i must agree with you on that. it seems to be a trend in a few metropolitan areas to pay for overseas nurses to come into local facilities and staff them. i'm all for providing work for people that want it, but i think it's a responsibility to provide jobs for qualified professionals in the us before importing people from other countries. i can see the problem, but i can't grasp a solution to that one.
    maybe more active recruitment, better working conditions, and benefits, treating nurses as the professionals we are, and above all else, pay us what we deserve. also, work together, quit the back-biting i've witnessed at some facilities, and let's prove the old "nurses eat their young" adage wrong. these are some reasons i went to agency nursing, as i no longer get pulled into some of these disputes. other than that, and i believe i've just scratched the surface, what can we do to retain qualified nurses and recruit new ones into our wonderful profession?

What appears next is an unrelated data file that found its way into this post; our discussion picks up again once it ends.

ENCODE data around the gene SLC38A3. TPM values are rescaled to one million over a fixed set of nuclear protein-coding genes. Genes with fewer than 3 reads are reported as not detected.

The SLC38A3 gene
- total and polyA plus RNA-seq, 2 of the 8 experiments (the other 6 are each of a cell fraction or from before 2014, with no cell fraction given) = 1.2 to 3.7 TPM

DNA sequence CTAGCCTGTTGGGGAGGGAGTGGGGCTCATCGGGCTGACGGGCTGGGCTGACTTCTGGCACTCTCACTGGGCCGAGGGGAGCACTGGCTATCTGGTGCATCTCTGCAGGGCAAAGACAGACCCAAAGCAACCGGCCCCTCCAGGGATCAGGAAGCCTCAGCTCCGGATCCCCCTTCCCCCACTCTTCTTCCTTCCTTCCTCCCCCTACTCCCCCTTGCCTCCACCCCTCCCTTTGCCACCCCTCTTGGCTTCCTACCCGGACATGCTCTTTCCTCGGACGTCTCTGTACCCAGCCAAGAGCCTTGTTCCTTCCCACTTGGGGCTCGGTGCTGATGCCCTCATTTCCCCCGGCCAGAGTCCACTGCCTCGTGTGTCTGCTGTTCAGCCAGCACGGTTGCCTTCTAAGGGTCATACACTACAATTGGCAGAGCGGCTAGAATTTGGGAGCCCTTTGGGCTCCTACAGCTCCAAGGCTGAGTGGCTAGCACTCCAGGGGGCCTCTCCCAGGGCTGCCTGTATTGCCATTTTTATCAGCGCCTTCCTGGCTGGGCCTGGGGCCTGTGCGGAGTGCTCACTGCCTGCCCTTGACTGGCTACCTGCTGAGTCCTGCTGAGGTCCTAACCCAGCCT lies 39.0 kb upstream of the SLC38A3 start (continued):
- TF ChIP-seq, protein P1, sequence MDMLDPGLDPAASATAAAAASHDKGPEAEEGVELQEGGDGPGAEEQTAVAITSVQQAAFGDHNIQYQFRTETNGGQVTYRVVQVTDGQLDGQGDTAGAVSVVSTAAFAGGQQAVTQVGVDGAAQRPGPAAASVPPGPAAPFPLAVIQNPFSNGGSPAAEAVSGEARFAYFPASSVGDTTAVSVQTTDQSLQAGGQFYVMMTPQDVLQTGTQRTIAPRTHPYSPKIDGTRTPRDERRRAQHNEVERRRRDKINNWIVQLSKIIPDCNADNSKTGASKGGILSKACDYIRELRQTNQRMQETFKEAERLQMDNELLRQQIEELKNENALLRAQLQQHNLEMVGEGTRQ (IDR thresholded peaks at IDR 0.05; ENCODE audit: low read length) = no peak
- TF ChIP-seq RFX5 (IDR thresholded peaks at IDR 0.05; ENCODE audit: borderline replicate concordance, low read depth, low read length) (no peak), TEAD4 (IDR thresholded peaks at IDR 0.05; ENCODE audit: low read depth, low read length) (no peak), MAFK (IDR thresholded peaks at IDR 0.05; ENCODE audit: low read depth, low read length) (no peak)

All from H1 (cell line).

i personally love what i do and couldn't imagine doing anything else with my life, but how do we get that idea out to the next generation?
    there's way too many problems here, whether they be financial on the part of hospitals and ltc facilities, management issues, training lower-paying staff positions to do our skilled jobs, etc. where do we even begin?
  4. by   txspadequeenRN
    Yes I agree.... Thats exactly what I need......

    Quote from Gods child
    There is a weekend LPN-RN program at a Community College a few hours from me (they are in class all day, I think its from 8-5 or 9-4). I think more programs like that would benefit some LPN's wishing to become RN's.
  5. by   vonxojn
    I agree with you MC3. I have been nursing for almost 6 years now. Most co-workers who work with me don't know that I'm an LPN until they see my badge. They assume I'm an RN simply because of the way I Nurse. I also see a lot of LPN's that have the skill and the knowledge to practice :spin: but not the title. I would love to be able to sit down and take the test based on my knowledge without the schooling if possible. The idea is a far fetch idea for now. Oh Well....